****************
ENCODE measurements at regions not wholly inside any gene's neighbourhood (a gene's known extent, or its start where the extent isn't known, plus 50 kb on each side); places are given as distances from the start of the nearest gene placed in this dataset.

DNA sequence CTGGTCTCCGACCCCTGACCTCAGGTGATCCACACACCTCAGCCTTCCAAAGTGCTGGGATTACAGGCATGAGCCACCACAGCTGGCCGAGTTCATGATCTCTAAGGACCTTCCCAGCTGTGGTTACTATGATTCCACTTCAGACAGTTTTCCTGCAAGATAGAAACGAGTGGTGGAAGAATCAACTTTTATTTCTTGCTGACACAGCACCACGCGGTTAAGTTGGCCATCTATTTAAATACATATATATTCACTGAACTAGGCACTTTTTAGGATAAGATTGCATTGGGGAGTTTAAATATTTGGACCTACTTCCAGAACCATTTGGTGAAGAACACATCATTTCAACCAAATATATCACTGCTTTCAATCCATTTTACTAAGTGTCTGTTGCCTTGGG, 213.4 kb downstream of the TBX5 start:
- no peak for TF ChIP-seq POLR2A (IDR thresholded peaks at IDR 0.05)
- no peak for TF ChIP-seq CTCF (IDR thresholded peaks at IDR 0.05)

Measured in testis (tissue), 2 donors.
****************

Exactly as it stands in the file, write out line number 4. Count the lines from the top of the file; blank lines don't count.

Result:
- no peak for TF ChIP-seq CTCF (IDR thresholded peaks at IDR 0.05)